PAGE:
Providing better computerised advice for routine medical decisions will save lives and help to solve problems like over-prescription of antibiotics, according to a new report by the professional body for IT.
Computer-driven support for diagnosis and other clinical decisions must become a mainstream part of the NHS, according to BCS, The Chartered Institute for IT.
A ‘clinical sat-nav’ at the doctor’s fingertips could guide them on which tests to order, evaluation of the results, possible diagnoses, and produce options for care and treatments.To achieve this requires accurate, standardised, computable forms of clinical guidance and systems that must be able to talk to each other across the UK.
Lowering the use of antibiotics by better application of antibiotic guidelines is one of the key areas where this computable knowledge can transform healthcare, the BCS paper explained.
Dr Philip Scott, Chair of BCS Health and Care which commissioned the report, said: “Tech is vital to the NHS so we need to invest in the infrastructure and new ways of working for computable knowledge to be used to its full capacity.
Computer-driven, healthcare decision support already exists to a limited extent, but we must catch up with other fields. In banking, shopping and travel, computational support for personal and expert decision-making is commonplace and often seamless. Peoples’ needs are understood so intimately that there’s little difficulty recommending suitable films, food and holidays for them.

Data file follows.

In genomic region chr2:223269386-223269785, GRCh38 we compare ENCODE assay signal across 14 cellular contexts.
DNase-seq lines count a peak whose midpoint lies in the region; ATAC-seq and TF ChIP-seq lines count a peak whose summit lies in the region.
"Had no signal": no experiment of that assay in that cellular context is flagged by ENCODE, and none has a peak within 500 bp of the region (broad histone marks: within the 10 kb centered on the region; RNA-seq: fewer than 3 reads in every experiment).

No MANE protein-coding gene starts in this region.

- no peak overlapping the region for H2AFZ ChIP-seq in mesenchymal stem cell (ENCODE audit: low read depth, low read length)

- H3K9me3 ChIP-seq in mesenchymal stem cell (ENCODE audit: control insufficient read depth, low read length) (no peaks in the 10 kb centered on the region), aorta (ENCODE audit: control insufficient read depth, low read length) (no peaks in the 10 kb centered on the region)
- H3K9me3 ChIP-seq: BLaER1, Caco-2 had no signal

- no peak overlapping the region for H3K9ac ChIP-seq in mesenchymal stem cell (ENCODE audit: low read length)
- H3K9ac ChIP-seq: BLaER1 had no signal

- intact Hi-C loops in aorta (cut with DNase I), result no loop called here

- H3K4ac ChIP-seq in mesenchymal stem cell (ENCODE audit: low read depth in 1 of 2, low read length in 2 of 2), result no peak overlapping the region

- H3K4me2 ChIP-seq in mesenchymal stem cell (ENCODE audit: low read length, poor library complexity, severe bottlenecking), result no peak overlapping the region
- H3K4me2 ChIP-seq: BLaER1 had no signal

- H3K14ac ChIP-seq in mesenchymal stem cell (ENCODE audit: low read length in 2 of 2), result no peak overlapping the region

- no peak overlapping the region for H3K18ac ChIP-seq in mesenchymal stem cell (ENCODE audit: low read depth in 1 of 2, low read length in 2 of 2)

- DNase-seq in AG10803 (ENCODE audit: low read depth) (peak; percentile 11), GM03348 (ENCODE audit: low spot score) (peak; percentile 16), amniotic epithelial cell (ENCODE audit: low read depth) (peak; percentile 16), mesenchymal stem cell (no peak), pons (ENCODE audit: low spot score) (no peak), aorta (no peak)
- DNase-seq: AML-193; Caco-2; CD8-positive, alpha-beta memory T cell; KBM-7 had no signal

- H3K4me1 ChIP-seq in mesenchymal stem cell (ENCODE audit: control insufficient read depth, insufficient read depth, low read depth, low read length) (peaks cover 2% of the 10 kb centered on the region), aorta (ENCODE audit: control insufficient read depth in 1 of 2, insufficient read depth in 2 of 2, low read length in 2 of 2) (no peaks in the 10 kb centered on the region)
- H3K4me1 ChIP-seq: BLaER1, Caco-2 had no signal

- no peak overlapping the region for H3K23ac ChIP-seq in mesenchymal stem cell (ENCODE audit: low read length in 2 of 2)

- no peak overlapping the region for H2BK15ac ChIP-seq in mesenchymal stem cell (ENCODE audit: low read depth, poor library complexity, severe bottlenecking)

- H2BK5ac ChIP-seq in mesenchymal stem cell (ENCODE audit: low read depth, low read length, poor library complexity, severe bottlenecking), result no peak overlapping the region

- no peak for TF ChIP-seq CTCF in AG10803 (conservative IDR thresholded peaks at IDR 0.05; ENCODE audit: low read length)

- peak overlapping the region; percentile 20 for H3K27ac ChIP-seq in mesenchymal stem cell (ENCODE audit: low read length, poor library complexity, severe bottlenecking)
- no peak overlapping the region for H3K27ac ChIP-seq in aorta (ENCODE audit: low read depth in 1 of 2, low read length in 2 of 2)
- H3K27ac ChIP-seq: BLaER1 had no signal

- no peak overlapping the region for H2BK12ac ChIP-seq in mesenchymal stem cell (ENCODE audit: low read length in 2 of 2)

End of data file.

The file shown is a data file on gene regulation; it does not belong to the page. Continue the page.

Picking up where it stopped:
Britain is a leader in health research, with a growing community of digital health experts who are proud to belong to a vital and dynamic profession. The great opportunity now is for clinical research to produce computable knowledge that can be used immediately in computer-driven decision support, with the unique chance to transform patient outcomes and how doctors work.”
A connected system of computable knowledge will take years off the time between research findings being published in journals to when they get adopted into clinical practice, the study argues.
In the UK, important initiatives in this field are now underway by NHS England, Health Education England, NHS Scotland and NICE, said Dr Scott, who is a Programme Director at University of Wales Trinity Saint David.
The report, ‘Building a Clinical Satnav for Practitioners and Patients’ calls for those programmes to accelerate and move forward collaboratively. The paper outlines the challenges to overcome - technical, cultural, institutional, financial and strategic - for shifting research and healthcare systems into both creating and using computable knowledge.
It also highlights areas where computable knowledge and decision support would help healthcare professionals to reduce errors, enhance safety and quality.
This new report focusses on clinical knowledge and follows the recent Goldacre review, commissioned by the government, which made a range of recommendations on how the NHS can better use its health data for research.